• Thirty percent of low-geocode addresses were so marked due to minor spelling errors made during location setup in the TMS entry.
  • Fifteen percent had incorrect street names (e.g., using Street rather than Road).
  • Five percent were addresses that TMS could not interpret or could not locate on the map (e.g., rural roads not available on existing maps).

It became apparent that geocoding accuracy and routing could be greatly improved by using address validation and verification practices before data was fed into the TMS.

Improve

Improve Route Review Process

A detailed cross-system report was generated combining service order data, customer data, service information and the routing order in which services would need to be completed. The service representatives were able to review this report in advance and make suggestions and/or changes to improve route feasibility. After review, the routes were finalized and published.

Improve Route Quality

Geocodes for locations on inefficient routes were analyzed, and addresses were verified, corrected and reconverted into a geocode. The new geocode scores were higher and, consequently, time and distance were estimated correctly. Steps were taken to further improve service order route quality included the following:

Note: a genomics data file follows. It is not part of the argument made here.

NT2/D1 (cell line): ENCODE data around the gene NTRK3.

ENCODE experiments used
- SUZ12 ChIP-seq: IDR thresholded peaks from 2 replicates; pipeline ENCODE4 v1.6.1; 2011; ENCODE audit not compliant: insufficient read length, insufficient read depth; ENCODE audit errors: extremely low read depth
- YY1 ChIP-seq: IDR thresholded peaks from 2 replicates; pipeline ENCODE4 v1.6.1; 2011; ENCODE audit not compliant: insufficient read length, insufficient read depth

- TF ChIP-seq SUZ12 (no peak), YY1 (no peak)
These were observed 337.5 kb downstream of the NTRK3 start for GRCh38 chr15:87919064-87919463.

• Geocode scores were made visible to branch personnel so that they can check sub-optimal routes and verify the location addresses.
  • Documentation and training was provided to geocode a location correctly.

Control

Improve Route Review Process

Service reps can now provide feedback on route feasibility. This has reduced expensive and time-consuming changes to the finalized route by 20 percent.

Improve Route Quality

Location geocode scores are now displayed in the route detail window. Branch managers can quickly spot a low geocode score, and verify and correct the addresses as needed, thus improving overall route quality. All known incorrect locations with a poor geocode score were corrected and geocoded. The number of addresses with a low geocode score decreased by 20 percent. The start and stop routes from these locations now show an accurate estimate of time and distance.

Given the enormous number of customer locations, address correction is an ongoing effort. As locations with a low geocode score appear on the route, they are verified and corrected by branch personnel.

Outcome

The company is now able to leverage data obtained from the TMS to improve the processes related to service order routing. Route feasibility estimation and route quality has improved. User satisfaction and ROI on the TMS has increased by ensuring more efficient routing. A rousing success all the way around!